Housemarque founders Ilari Kuttinen and Harri Tikkanen are very open about their love for classic coin-op arcade titles like Defender, Robotron: 2084 and Smash TV and their direct influences on their own approach to game design. So, at the 2014 D.I.C.E. awards they approached the creator of these classics, father of arcade shooters, Eugene Jarvis and convinced him to come aboard as a creative consultant for their next project. What began as “The Jarvis Project” was publicly revealed two years later at the 2016 PlayStation Experience to be Nex Machina, Housemarque’s first completely independent IP.

Finnish studio Housemarque first made a name for itself well over 20 years ago with the Super Stardust series. While the studio has gone on to show great range, developing everything from sports games (TransWorld Snowboarding, Golf: Tee It Up) to fighting games (Elfmania), their talent really shines through with modern takes on classic formulas, like the 2011 metroidvania, Outland and their side-scrolling PS4 launch title, Resogun. Often, console launch titles exist solely as a visual showcase for new hardware, thus aging poorly as a result. Resogun however, bucked that trend, offering fun and addictive gameplay in addition to its impressive particle physics. In fact, its popularity was such that it went on to be ported to Vita and PS3 and even received DLC two years after its release. Housemarque continues this trend of quality arcade throwbacks with Nex Machina.

An intense, twin-stick arcade shooter with a Smash TV style, top-down perspective, Nex Machina doesn’t just wear it’s arcade heritage on it’s sleeve, it’s inherent in the game’s DNA. The narrative is classically simple and should ring familiar to Robotron fans: rescue individual humans and save humanity by blasting the sentient robot army into a million, gorgeously rendered pixel particles. The aggressive soundtrack, written by Resogun composer Ari Pulkkinen harkens back to 80s sci-fi techno-synth while adding a sense of ass-kicking forward momentum to the gameplay.

Effortlessly blending innovation & nostalgia

When playing Nex Machina, it’s immediately apparent that every design element within the game was created by seasoned veterans of the genre. Nex Machina is incredibly tough to master on higher difficulty levels, yet the default “rookie” mode (featuring infinite continues) and the elegantly simple control scheme are easy to grasp and inviting to new players. Rather than slow down the action with a deliberate, RPG-like leveling system, Nex Machina drops power-ups, shields, and secondary weapons for players to pick up on the fly, Contra style. The “campaign” is an appropriately short arcade mode, which always starts from the beginning and can be banged out easily in one sitting, especially with a teammate via local co-op. The individual levels can also be revisited through the Single World mode, or players can earn in-game currency in the tougher Arena mode to purchase cosmetic upgrades for their character.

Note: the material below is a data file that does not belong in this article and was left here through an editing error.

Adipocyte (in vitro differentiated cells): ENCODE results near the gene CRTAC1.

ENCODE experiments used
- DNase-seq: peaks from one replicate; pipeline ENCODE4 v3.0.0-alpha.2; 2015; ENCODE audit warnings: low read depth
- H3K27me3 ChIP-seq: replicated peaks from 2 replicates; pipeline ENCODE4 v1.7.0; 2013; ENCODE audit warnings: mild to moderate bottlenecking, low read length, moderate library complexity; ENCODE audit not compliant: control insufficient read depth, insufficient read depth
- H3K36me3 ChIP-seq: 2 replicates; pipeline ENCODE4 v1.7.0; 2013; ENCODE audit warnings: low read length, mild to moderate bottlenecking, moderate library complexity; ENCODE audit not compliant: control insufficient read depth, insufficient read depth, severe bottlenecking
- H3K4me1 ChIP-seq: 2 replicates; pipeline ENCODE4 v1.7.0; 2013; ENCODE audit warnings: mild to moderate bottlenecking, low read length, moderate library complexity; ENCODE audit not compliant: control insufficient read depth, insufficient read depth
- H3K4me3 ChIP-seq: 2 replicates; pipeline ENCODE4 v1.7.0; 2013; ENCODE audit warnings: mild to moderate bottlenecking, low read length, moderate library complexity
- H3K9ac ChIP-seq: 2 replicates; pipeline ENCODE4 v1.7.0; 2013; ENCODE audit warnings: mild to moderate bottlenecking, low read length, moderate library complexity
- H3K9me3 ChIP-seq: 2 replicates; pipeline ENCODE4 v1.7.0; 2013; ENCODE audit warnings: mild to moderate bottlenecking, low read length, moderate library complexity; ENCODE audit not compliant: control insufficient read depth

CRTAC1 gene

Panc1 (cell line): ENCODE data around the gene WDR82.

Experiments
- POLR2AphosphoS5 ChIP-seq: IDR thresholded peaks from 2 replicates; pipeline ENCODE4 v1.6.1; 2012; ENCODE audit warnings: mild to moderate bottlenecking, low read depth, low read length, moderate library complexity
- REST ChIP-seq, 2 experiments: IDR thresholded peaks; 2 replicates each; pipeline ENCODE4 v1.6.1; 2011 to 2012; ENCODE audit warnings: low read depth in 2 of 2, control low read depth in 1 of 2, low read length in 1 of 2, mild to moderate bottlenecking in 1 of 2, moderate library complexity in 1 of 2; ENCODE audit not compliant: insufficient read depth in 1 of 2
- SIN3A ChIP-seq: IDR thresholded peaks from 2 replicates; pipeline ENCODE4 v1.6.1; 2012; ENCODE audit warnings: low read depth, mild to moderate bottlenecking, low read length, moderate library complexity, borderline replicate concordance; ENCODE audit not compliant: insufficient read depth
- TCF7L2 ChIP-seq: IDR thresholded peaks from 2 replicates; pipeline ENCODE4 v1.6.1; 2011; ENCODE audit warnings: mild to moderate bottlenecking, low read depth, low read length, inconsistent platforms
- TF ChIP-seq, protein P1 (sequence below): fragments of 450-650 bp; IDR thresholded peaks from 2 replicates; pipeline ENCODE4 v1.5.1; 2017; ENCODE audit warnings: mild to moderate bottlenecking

Despite its technically short “campaign” mode, like any great arcade game, the replay value of Nex Machina is exceptionally high. Aside from the game’s lack of online co-op, everything Nex Machina does, it does extraordinarily well. Arcade shooters may be considered old-fashioned, but the refined design and level of polish found in the game puts most modern titles to shame. Nex Machina borrows heavily from classic games of the past, but it does so in a meticulously thoughtful way. Gaming has come a long way over the past 30 years, but the combined creative talents of Housemarque and the legendary Eugene Jarvis have proven with Nex Machina that lessons learned from gaming’s past are essential to its future.

Corey Atwood

Corey Atwood

Contributor
Corey's been playing games since he first climbed atop a barstool as a toddler to play a Duck Hunt arcade cabinet. He maintains an unhealthy obsession with DuckTales, the Back to the Future trilogy, and Punisher comics. If he's not playing games, you can probably find him poring over his retro game collection, napping in a hammock or gently weeping into a glass of whiskey.
Corey Atwood

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